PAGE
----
When the unexpected happens

So the other day I went into work and got laid off. On the up side, I was home by noon. On the down side, it sucked as it was unexpected.

Looking for work can be both grueling and exhilarating. The possibilities can be endless! Where do I want to go next? What do I want to do now? Should I start up my own business again and look for consulting contracts? Should I stick to full time and target companies I’d love to work at? Maybe I should start something totally new. There can be excitement in the unknown. But then there are the days when the phone is silent and the inbox is still. That can be quite scary.

No one ever said that life was guaranteed to be predictable and it’s easy to get totally side swiped when something like a job loss comes your way. It can be tempting to slide into a rut of unproductive self-pitying Netflix bingeing when you don’t know how long the break will be. I haven’t figured out how to see into the future, so here are my tips for staying positive and productive when the rug gets pulled out from underneath you for an indeterminate period of time:

  1. Make a list. The afternoon I was laid off, I installed a To Do app on my phone called Any.do. On it I started listing things that I wanted to accomplish. Not all of them were job hunting related – some of them were things that I needed to do but hadn’t had the time to get around to doing, like get my passport renewed. It was helpful, especially in the first few days, to be able to cross off at least one or two things from my list every day.
  2. Call 5 people and set up coffee dates. Make at least 3 of them people you know in hiring positions at companies you might like to work for. They may not have a job that’s currently open but it’s a good opportunity to talk about what you’re looking for and what their biggest gaps/pains are to see if there are any possible connections to be made. You never know when a discussion over coffee will lead to a job down the road. One of the 5 should also be a good friend you can just unload to.
  3. Pick a project or a hobby to work on. It could be something new you’ve always wanted to do or something you’re in the middle of but never had the time to dedicate to. For me, I’m working on painting the roof of one of my boys’ bedroom ceiling. It’s painted the same colour as the wall except for the center where there is a big Minecraft-like hole through the roof and the sky with clouds can be seen. I love painting so this is a good relaxing, get-to-my-happy-place activity that keeps me grounded and sets my mind at ease.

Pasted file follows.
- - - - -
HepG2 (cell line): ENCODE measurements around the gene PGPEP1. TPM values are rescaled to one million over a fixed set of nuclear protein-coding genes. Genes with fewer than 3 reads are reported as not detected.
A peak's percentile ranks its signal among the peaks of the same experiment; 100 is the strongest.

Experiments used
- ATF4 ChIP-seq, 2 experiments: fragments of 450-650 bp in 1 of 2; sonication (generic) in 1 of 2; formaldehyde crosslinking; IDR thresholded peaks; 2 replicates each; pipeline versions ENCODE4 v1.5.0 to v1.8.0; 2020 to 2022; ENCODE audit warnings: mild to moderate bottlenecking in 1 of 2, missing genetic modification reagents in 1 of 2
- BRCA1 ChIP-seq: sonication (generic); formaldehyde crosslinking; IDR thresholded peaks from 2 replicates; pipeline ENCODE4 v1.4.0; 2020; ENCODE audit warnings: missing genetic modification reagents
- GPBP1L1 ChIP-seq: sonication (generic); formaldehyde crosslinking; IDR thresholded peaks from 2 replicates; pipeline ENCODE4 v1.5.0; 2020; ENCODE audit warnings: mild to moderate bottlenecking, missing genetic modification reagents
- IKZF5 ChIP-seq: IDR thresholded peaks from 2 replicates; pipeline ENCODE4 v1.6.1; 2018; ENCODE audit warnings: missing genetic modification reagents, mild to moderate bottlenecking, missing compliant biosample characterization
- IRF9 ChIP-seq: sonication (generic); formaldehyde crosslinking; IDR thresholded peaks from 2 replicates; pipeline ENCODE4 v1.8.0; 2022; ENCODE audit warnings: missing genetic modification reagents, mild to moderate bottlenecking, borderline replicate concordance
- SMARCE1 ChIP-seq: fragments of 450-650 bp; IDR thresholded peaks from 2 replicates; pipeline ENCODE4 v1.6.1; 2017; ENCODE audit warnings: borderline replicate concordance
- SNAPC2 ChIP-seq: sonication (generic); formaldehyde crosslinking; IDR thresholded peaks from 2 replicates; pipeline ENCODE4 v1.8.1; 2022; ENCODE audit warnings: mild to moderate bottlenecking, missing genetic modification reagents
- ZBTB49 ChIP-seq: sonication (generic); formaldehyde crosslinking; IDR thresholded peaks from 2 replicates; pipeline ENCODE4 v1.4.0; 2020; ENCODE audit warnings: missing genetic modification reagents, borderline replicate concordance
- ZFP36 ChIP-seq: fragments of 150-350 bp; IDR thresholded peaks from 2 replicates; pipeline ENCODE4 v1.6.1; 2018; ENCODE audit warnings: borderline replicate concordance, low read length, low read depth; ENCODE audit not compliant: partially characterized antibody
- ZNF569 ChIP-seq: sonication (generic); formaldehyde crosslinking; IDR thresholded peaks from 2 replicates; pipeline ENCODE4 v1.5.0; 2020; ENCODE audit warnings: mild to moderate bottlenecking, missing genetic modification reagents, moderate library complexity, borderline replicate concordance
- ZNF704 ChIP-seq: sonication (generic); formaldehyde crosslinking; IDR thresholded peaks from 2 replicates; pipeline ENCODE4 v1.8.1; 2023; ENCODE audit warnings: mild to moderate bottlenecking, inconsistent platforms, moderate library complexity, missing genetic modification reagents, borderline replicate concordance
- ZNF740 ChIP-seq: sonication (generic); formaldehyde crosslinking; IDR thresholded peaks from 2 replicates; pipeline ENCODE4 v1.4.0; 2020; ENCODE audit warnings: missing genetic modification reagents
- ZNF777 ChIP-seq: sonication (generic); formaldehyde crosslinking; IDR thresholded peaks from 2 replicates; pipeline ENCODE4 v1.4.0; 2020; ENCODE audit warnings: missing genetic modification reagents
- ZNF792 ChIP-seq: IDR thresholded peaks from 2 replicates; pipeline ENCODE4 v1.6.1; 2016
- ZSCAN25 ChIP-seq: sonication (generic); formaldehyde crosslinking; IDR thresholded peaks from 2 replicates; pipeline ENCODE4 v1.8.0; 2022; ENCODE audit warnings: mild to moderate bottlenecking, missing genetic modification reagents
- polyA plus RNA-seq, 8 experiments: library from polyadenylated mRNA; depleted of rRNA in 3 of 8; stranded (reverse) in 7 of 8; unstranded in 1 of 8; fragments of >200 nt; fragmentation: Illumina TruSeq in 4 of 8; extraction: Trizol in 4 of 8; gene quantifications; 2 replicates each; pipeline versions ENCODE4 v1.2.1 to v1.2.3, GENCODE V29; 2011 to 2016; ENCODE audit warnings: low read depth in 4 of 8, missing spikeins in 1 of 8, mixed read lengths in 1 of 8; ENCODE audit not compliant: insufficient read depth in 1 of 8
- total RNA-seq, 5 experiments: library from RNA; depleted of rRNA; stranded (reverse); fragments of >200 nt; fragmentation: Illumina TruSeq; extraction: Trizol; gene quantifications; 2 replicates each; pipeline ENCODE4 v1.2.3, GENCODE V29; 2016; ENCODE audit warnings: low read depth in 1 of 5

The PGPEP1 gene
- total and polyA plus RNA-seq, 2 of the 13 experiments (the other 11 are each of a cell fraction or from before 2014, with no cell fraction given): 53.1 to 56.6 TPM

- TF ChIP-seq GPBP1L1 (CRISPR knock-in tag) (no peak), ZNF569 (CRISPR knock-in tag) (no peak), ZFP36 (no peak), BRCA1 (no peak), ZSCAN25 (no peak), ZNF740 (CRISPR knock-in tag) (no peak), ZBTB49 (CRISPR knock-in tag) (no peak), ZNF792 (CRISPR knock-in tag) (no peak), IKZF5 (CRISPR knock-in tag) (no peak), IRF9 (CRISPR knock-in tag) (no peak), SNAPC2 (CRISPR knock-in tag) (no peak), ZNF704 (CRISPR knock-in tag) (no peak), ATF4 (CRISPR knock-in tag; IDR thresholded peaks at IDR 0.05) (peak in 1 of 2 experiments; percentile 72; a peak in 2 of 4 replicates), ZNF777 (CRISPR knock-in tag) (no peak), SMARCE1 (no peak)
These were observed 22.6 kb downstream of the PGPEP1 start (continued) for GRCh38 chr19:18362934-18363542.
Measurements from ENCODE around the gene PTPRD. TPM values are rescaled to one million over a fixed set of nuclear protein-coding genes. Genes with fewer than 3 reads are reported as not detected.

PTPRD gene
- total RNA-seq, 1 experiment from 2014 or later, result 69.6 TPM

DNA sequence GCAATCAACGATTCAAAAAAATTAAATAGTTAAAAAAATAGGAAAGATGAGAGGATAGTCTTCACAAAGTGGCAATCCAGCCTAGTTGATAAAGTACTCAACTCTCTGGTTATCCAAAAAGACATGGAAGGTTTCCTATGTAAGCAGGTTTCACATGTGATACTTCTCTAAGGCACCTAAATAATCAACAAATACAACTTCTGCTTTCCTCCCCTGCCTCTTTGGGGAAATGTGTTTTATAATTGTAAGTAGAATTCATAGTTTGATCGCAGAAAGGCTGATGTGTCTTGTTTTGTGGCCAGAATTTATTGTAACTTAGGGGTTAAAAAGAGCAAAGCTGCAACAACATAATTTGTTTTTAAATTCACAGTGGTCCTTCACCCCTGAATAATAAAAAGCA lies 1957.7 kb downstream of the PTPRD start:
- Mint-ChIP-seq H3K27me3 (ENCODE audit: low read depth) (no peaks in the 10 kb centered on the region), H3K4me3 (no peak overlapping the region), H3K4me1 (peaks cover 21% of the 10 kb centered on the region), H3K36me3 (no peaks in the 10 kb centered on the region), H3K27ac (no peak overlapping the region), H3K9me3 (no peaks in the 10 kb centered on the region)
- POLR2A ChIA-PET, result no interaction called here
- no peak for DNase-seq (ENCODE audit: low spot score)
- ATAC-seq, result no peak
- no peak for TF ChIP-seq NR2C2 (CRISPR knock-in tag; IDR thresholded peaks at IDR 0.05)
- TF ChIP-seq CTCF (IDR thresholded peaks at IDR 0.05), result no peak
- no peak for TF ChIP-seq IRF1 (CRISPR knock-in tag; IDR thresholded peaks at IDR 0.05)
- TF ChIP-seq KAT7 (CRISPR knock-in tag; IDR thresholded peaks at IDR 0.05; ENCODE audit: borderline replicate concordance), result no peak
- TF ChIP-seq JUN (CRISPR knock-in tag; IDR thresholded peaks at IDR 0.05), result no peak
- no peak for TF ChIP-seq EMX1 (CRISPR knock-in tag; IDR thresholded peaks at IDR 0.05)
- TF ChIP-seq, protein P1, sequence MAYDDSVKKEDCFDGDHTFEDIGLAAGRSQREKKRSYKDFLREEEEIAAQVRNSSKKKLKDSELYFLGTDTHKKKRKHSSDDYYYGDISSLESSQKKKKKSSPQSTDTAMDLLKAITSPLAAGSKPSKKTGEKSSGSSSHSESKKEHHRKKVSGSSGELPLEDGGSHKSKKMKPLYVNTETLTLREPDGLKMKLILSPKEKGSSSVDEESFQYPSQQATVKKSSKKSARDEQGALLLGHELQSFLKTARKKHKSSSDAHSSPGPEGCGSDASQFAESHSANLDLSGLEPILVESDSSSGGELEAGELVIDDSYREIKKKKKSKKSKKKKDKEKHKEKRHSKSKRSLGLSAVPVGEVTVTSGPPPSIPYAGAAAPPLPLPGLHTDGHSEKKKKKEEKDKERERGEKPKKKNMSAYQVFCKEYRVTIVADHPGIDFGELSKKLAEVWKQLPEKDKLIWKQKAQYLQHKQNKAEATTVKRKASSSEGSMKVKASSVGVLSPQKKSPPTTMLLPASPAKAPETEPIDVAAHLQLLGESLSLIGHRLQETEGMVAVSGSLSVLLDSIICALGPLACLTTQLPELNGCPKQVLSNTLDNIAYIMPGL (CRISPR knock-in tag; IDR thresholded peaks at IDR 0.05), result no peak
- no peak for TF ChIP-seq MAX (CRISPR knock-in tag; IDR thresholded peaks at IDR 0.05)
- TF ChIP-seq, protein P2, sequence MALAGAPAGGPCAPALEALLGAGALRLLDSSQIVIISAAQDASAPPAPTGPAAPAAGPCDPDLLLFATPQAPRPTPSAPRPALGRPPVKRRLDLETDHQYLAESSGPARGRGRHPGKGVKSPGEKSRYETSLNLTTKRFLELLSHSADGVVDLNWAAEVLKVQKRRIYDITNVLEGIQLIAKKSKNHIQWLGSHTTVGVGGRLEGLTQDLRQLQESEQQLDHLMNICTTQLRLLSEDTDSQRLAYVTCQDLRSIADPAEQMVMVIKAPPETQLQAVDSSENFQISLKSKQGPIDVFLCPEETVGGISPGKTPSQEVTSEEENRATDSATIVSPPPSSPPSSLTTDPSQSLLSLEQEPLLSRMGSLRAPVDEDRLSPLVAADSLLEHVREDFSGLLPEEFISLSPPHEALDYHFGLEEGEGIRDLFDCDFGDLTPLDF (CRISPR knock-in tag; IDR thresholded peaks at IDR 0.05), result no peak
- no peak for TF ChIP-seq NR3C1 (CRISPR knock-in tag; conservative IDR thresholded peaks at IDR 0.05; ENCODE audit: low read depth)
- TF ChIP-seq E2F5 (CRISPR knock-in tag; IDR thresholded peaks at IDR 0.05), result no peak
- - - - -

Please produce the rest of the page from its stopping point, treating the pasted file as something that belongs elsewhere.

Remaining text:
4. Organize something. It could be your office, your pantry, the playroom, your closet or all of the above. There is a certain satisfaction from creating organization from chaos that helps a person feel like they do have their life under a bit of control after all.

Do you have any other tips to share that I’ve missed here?

If you’re free for a coffee, I’ve got some time to spare these days. And if you know of anyone looking for help building their Microsoft practice, taking their relationship with Microsoft to the next level, evangelising their product or project internally or externally, or generating demand with current or new customers, please pass along my name. I’d love to connect with a Microsoft partner looking for help in any or all of these areas.

My LinkedIn profile can be found at https://ca.linkedin.com/in/rmorton.

4 Responses to When the unexpected happens
  1. Johanna Minckton Reply

    Yep, Oct 28th 2015, after 9 years in a lovely job with lovely people ( with the exception of the previous 12 months), a good pension and the 55 birthday looming on the horizon, I became unemployed. Within weeks my Dad passed away, at least not working gave me the gift if sitting with him for days until the end, also helped as he was in Ireland- the time was a complete gift. And that’s how I am taking it now. While I do not have small children to worry about now, there’s always the mortgage, my age, and the fact that I don’t have more than a high school education, I learned all I know at the University of Life. It’s all the uncertainty! I though I would retire in that job- but there you go. I live in Guelph also. My daughter shared your post with me. I believe we will be okay…

    • Ruth Reply

      Hi Johanna – I believe we will be okay too! Thanks for sharing your story. 🙂

  2. Carol Reply

    “You is kind. You is smart. You is important.”

    Sometimes we just need someone to whisper those thoughts into our ear when the unexpected happens and things that we thought would be, aren’t.

    I am looking forward to seeing what the next chapter holds for you!

    • Ruth Reply

      I like that mantra. Thanks Carol!!

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